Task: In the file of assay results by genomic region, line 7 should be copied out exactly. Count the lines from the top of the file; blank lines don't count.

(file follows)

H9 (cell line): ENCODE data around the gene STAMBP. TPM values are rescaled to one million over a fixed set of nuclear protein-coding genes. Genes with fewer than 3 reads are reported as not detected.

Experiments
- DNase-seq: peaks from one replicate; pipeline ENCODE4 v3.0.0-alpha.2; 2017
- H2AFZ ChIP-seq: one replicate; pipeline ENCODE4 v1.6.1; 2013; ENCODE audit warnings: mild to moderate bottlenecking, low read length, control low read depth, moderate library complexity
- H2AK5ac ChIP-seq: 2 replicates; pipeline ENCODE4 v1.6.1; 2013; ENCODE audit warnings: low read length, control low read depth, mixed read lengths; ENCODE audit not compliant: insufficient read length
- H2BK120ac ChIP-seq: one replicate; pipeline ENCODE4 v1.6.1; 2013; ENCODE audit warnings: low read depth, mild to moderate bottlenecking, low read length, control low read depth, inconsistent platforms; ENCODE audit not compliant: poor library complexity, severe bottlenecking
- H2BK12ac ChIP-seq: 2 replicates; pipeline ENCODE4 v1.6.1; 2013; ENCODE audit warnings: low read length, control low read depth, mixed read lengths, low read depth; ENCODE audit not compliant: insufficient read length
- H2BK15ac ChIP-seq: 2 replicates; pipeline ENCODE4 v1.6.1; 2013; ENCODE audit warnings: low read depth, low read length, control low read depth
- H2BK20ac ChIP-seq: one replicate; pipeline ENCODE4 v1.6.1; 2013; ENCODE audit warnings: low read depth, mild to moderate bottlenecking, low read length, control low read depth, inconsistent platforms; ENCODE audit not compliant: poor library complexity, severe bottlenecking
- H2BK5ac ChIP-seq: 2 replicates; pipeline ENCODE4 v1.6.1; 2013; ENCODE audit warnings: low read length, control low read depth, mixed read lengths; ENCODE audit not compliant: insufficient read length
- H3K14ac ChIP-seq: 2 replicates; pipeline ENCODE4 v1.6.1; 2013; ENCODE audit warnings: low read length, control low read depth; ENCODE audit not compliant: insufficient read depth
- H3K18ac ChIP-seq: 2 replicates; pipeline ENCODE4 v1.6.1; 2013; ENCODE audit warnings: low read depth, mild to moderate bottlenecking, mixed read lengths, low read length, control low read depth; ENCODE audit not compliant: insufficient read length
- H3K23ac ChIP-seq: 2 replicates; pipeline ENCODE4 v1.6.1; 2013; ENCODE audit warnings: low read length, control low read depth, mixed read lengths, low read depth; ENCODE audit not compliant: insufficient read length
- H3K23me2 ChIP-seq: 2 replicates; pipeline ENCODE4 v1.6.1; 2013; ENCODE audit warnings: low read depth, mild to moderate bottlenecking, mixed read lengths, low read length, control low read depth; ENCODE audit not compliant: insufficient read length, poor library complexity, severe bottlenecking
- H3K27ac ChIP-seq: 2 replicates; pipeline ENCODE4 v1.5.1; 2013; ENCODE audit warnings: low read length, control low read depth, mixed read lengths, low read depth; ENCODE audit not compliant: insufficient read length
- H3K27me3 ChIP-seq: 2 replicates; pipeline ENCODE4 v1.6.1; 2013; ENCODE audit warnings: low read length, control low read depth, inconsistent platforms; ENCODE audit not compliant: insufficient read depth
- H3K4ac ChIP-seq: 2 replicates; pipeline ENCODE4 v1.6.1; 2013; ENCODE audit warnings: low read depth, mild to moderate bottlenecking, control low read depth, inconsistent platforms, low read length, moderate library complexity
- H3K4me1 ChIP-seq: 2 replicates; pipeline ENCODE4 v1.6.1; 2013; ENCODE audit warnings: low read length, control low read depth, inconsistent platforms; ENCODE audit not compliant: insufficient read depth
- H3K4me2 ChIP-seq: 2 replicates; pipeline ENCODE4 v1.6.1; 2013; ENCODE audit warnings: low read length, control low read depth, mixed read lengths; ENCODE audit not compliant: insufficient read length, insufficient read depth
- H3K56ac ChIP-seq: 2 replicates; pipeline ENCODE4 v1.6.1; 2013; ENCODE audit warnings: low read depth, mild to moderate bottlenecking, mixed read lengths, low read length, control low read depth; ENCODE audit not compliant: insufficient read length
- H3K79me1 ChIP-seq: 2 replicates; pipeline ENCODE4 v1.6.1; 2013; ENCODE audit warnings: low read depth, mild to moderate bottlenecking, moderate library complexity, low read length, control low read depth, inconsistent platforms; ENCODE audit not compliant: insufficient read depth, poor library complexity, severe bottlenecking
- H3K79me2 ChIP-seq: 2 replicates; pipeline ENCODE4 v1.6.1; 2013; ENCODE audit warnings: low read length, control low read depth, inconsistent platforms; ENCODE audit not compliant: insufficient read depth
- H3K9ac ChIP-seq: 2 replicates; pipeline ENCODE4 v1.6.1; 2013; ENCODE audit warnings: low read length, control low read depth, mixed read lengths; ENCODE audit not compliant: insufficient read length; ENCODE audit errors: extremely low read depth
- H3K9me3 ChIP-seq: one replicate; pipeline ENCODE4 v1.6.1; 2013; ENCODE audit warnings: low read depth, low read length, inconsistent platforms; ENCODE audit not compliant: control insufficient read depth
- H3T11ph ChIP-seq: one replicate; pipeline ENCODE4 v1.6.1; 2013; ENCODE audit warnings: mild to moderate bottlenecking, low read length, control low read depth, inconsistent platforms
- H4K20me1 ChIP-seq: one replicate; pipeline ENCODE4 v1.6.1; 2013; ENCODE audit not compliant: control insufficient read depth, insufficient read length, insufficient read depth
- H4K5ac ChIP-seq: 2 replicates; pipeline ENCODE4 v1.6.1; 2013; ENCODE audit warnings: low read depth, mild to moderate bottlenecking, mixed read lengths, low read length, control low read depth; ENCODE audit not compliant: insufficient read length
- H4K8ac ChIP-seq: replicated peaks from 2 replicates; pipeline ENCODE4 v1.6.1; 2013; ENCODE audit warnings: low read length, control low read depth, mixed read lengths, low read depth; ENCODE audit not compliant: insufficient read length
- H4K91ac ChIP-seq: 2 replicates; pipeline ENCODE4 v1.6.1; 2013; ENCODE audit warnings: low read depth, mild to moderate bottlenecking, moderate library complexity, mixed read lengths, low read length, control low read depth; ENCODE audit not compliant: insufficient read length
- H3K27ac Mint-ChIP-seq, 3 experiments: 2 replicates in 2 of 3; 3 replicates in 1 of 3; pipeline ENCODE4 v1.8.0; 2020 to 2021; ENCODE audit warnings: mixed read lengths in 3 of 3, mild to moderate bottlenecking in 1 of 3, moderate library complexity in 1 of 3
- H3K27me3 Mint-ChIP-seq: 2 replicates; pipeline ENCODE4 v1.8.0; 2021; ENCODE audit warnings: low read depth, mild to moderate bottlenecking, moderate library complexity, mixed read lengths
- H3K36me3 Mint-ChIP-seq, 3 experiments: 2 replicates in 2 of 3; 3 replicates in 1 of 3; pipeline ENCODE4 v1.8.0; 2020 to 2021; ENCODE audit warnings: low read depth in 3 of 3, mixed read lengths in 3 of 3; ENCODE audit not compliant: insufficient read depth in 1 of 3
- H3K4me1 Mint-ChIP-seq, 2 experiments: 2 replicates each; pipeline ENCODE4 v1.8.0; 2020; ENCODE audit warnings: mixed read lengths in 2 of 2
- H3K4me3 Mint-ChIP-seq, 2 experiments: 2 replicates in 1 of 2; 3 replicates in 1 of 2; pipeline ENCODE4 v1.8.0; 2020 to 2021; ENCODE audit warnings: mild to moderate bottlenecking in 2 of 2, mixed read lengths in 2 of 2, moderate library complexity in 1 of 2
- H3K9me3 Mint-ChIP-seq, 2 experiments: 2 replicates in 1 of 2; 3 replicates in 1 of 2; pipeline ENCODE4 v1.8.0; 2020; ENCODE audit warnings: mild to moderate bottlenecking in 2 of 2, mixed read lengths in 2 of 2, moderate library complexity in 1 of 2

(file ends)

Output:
- H2BK12ac ChIP-seq: 2 replicates; pipeline ENCODE4 v1.6.1; 2013; ENCODE audit warnings: low read length, control low read depth, mixed read lengths, low read depth; ENCODE audit not compliant: insufficient read length